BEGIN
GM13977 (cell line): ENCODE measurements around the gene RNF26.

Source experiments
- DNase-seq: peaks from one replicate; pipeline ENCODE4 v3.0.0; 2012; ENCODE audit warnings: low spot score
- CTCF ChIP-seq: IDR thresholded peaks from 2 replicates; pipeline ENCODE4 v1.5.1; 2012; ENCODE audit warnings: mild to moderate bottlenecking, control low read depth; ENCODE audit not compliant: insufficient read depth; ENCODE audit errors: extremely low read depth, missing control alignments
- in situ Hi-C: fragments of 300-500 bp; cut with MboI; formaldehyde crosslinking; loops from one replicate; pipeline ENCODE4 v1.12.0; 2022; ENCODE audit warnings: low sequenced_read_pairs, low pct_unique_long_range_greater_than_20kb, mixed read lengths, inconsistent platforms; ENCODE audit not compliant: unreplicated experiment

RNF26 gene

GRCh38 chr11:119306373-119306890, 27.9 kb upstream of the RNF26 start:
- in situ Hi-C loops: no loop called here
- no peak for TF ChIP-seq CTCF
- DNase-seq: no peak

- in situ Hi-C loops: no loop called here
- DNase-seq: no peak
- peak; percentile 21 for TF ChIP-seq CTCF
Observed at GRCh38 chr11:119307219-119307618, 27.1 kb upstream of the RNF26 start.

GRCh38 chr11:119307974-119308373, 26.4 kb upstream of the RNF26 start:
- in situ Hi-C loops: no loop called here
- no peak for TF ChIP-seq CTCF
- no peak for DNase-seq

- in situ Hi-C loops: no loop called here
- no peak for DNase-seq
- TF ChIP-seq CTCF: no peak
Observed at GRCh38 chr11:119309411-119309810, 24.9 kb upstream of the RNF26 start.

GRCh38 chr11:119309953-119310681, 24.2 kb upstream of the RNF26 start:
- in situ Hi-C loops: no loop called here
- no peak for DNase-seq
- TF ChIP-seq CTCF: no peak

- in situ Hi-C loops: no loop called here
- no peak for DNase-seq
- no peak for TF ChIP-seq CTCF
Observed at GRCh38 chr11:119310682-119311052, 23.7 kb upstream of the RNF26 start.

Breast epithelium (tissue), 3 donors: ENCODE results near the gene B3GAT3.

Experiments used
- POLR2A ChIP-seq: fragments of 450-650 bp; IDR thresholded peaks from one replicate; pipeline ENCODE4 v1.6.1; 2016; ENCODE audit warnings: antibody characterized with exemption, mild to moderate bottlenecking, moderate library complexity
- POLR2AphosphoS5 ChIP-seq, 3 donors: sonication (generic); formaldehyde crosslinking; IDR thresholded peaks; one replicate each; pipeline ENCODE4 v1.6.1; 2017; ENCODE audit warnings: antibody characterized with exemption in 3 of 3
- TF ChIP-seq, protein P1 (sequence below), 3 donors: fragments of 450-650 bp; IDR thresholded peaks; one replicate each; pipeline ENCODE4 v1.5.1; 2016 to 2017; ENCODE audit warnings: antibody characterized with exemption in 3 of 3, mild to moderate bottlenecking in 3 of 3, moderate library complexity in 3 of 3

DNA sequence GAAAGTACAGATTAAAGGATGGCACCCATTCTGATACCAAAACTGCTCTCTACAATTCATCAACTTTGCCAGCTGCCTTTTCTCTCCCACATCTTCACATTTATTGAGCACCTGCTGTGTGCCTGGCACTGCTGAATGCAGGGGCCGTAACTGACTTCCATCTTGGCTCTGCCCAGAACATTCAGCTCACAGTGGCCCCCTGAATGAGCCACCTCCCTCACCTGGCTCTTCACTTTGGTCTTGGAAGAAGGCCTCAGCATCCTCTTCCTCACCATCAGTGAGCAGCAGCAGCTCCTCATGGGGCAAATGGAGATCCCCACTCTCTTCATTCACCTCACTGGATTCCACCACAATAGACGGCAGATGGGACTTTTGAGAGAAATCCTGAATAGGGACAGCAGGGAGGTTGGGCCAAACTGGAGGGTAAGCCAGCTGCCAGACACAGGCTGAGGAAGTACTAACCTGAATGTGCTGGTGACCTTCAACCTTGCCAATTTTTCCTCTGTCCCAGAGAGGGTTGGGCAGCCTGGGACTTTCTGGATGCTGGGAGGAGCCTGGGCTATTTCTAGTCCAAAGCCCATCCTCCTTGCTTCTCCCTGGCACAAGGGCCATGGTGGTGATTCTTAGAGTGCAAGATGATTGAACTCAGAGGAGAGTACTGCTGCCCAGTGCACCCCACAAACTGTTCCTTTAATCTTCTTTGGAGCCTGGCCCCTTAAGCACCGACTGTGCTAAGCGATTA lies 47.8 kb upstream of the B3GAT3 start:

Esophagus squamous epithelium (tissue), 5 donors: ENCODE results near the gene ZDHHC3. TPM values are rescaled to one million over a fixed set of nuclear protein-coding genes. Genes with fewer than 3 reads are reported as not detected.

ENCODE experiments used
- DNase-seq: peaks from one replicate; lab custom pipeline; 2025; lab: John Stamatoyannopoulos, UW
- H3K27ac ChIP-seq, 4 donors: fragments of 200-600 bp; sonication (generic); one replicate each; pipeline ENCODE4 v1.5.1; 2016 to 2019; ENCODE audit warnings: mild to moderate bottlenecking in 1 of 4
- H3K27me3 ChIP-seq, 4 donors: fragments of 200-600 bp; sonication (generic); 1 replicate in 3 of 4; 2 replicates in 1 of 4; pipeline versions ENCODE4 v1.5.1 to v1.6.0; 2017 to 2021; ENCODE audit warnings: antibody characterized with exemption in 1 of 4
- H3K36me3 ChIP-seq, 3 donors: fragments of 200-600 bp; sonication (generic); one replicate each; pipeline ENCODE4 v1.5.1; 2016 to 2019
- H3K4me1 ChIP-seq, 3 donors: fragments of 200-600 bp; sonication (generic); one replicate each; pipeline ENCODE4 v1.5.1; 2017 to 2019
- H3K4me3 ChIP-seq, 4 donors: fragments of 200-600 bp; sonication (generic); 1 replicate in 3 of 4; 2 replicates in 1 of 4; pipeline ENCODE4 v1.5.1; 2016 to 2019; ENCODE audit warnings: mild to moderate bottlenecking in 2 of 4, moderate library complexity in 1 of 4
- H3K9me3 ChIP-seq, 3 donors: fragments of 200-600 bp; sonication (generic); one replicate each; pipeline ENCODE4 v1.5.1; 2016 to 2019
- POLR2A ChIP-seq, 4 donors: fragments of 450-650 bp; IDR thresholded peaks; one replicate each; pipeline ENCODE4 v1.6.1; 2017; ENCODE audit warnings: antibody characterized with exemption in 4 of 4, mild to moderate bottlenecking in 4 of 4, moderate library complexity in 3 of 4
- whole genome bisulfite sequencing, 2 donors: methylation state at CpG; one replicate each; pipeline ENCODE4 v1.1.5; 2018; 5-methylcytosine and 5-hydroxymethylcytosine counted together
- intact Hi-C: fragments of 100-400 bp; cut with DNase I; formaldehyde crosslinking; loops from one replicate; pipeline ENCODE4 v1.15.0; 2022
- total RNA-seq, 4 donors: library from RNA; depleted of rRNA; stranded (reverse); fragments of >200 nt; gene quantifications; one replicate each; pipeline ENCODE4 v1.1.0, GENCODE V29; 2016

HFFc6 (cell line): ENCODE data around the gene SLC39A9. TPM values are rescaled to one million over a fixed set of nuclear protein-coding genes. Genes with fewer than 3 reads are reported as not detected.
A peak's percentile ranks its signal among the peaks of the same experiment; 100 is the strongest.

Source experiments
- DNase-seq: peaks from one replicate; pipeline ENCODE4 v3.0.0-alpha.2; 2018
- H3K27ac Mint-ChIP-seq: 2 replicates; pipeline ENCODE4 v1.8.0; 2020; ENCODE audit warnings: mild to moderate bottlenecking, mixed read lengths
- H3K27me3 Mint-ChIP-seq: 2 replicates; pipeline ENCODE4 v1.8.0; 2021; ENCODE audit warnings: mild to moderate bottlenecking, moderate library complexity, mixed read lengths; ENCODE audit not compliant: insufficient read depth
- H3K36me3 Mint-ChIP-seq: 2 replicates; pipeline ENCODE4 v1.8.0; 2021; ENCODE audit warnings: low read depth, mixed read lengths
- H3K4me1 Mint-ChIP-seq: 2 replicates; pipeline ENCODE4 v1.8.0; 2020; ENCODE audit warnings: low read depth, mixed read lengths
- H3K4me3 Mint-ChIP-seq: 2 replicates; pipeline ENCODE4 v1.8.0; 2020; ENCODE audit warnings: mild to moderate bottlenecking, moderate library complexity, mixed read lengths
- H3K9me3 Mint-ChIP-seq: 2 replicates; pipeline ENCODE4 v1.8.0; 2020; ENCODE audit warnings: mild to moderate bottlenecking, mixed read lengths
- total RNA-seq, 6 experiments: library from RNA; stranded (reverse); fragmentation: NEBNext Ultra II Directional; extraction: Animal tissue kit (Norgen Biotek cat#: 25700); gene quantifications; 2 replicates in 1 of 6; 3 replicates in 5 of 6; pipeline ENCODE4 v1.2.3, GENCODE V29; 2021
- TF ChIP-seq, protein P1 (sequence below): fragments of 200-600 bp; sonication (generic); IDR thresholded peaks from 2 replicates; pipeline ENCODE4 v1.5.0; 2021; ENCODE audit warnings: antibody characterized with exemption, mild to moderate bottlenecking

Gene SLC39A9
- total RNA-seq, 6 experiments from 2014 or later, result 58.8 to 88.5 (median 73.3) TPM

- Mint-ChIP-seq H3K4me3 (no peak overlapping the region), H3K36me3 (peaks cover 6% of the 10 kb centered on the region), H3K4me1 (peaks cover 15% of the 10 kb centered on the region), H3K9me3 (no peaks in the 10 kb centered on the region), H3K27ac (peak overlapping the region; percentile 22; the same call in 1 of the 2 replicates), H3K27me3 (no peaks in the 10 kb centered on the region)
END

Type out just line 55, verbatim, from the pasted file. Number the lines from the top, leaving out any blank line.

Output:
- H3K27me3 Mint-ChIP-seq: 2 replicates; pipeline ENCODE4 v1.8.0; 2021; ENCODE audit warnings: mild to moderate bottlenecking, moderate library complexity, mixed read lengths; ENCODE audit not compliant: insufficient read depth